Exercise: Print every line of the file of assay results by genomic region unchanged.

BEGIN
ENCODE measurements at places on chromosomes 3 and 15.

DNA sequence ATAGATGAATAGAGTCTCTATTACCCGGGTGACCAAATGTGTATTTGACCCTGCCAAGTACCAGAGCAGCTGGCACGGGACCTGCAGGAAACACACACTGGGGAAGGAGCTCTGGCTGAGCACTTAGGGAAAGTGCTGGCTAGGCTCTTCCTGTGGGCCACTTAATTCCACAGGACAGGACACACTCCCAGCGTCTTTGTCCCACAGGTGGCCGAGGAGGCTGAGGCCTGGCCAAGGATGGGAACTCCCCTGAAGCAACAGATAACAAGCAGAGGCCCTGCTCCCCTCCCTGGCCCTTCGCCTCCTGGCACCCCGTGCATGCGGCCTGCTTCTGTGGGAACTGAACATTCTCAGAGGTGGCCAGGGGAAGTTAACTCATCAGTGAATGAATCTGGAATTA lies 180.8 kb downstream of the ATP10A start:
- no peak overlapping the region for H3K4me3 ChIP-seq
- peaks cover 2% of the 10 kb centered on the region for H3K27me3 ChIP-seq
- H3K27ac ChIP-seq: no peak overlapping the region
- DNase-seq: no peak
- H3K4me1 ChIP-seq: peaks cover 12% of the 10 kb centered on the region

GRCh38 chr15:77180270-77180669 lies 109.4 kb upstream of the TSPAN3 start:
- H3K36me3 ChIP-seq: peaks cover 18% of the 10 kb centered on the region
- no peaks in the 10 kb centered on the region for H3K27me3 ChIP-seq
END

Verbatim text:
ENCODE measurements at places on chromosomes 3 and 15.

DNA sequence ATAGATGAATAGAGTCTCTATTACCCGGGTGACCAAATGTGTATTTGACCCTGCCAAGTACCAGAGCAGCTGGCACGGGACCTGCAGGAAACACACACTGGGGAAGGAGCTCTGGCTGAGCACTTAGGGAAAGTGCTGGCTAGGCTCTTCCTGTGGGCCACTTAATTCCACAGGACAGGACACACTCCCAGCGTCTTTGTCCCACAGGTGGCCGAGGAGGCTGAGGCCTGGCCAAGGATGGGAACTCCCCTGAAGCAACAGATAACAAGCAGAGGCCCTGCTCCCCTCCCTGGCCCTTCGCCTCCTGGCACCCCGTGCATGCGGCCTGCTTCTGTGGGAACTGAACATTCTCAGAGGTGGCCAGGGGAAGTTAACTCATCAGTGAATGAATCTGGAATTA lies 180.8 kb downstream of the ATP10A start:
- no peak overlapping the region for H3K4me3 ChIP-seq
- peaks cover 2% of the 10 kb centered on the region for H3K27me3 ChIP-seq
- H3K27ac ChIP-seq: no peak overlapping the region
- DNase-seq: no peak
- H3K4me1 ChIP-seq: peaks cover 12% of the 10 kb centered on the region

GRCh38 chr15:77180270-77180669 lies 109.4 kb upstream of the TSPAN3 start:
- H3K36me3 ChIP-seq: peaks cover 18% of the 10 kb centered on the region
- no peaks in the 10 kb centered on the region for H3K27me3 ChIP-seq